Tuesday, July 08, 2008


In the Tibetan Buddhist tradition, they have a name for that feeling of seizing up, of tightening, when we begin to react to something. They call is shenpa (I'm not sure if I'm spelling it right). It's that moment before thought, before even emotion, when we find ourselves reacting, getting stuck in something.

An example: while driving to a meeting yesterday, I pulled up behind a truck with a very unkind bumper sticker on it. I will not spread the harsh words it used, but essentially it was very demeaning towards women.

And there it was. Shenpa. I found myself thinking all manner of unkind things about the owner of that truck, making all manner of assumptions about his motives, his relationships, the likelihood of his acting in an abusive way to his wife or girlfriend.

And I think that, probably, there is some measure of truth in my assumptions about the guy. But the wisdom of the Buddhists here is that I must be careful not to become hooked, to be drawn into these reactions in ways that blind us from compassion, from awareness, from who we are.

I must admit I have similar shenpa reactions when I hear political ads that demonize undocumented immigrants, when I hear people degrade those of differing sexual orientations, even when I begin to think about the scare tactics used by the RNC in political campaigns.

The thing is, I believe that most of these groups (the reactionary ones, in particular) are simply reacting to their own shenpa -- their own fear, disgust, loathing. In so doing, I believe they are blinded. But if I fail to question myself, to find some way of lessening the shenpa's hold on me, then I am in some ways no different than they are. Perhaps my biases are more palatable to me, but they remain obstacles to compassion, love, growth, insight. They inhibit me from interacting with them in ways that promote true dialogue and understanding.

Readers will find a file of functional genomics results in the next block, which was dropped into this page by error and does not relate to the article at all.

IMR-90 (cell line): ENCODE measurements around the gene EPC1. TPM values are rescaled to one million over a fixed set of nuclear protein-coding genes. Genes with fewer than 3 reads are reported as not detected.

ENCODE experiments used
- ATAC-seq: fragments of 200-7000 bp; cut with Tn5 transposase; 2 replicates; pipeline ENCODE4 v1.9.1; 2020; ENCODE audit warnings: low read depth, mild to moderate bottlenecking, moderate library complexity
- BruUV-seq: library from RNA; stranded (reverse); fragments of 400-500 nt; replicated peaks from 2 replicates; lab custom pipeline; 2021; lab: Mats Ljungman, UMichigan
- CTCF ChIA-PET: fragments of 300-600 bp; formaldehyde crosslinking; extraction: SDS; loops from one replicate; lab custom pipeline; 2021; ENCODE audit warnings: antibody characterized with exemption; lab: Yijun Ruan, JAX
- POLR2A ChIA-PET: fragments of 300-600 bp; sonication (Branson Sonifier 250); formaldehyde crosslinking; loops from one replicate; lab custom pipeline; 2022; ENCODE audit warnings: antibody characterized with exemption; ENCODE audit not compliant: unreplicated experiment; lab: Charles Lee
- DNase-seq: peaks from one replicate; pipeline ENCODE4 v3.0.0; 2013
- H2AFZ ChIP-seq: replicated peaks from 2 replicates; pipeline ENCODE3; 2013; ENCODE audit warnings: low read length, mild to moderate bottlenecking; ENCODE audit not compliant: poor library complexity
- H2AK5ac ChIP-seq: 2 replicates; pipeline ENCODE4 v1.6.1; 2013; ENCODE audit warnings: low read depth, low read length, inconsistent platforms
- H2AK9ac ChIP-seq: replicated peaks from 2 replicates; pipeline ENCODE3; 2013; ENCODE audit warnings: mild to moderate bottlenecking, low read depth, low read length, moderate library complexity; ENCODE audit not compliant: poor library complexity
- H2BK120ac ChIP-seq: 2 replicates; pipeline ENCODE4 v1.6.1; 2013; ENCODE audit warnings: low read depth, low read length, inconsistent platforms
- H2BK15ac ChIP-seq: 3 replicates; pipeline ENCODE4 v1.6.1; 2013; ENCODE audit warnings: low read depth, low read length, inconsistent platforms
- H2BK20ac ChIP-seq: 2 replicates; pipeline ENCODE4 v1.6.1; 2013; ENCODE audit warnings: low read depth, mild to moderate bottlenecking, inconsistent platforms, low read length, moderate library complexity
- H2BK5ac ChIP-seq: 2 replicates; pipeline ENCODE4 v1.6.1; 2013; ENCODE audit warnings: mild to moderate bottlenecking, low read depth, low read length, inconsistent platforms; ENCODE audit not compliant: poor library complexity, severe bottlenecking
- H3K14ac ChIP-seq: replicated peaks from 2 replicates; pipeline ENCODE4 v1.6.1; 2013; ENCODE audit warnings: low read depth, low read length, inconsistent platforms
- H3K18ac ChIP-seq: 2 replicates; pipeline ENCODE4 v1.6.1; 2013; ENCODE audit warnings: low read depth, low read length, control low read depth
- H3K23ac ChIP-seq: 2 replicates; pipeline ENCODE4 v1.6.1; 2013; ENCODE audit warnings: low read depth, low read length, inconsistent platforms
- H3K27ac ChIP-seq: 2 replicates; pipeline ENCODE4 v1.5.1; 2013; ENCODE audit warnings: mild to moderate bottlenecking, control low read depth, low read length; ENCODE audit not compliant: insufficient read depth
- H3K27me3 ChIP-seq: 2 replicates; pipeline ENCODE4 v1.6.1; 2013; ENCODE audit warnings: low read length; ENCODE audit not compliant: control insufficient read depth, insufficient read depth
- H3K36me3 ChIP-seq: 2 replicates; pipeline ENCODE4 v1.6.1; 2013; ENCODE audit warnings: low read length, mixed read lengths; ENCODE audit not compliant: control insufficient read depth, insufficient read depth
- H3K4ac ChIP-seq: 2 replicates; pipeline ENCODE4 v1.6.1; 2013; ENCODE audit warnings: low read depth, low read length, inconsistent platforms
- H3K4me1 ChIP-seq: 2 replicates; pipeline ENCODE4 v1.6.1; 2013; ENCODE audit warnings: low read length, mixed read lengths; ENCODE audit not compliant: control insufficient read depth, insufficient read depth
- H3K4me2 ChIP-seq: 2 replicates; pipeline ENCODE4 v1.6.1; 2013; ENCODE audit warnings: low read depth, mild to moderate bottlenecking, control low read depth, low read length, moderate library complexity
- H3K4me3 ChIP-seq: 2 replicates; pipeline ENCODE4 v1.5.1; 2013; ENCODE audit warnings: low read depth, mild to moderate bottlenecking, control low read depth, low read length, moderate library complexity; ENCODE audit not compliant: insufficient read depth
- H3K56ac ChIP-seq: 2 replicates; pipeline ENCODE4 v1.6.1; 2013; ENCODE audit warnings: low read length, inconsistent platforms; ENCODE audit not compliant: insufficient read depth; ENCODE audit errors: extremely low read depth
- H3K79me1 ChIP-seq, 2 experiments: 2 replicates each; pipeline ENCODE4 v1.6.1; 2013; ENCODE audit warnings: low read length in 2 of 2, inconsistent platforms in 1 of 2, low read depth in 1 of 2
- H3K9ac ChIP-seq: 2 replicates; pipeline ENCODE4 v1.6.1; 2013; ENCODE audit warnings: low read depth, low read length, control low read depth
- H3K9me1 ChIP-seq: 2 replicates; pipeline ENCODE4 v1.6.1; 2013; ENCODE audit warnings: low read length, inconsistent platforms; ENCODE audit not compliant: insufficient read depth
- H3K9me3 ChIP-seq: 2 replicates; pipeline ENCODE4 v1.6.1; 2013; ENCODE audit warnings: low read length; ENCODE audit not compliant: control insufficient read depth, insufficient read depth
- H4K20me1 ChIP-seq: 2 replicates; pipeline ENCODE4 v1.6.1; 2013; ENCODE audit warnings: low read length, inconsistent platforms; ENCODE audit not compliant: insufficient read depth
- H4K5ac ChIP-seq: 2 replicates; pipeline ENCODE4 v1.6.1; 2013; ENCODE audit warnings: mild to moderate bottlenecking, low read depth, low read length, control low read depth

more cows than people said...

funny... i came here after reading of a friend's real estate woes which led her to (mostly in a playful way) to wish a smiting involving a boil on a seller's agent they're dealing with. and i dug it; wishing i'd thought to wish TWO boils on a certain seller's agent... given my recent shenpa.

thanks for reorienting me. : )

seriously, i miss you and your posts. you're so consistently thoughtful.

more cows than people said...

i should say i have missed you. i'm so glad you posted today.

Katherine E. said...

Wow. Yesterday I was listening to a podcast of "Speaking of Faith." She was interviewing Thich Nhat Hanh. Your post should have been on that radio show! Thank you, Steve.

(To answer your question, we're not using any specific modality. I'll be combining some of the things I've used in previous workshops, talking about fear as the major obstacle to authenticity...things like that. Thanks for asking, Steve. Take care.)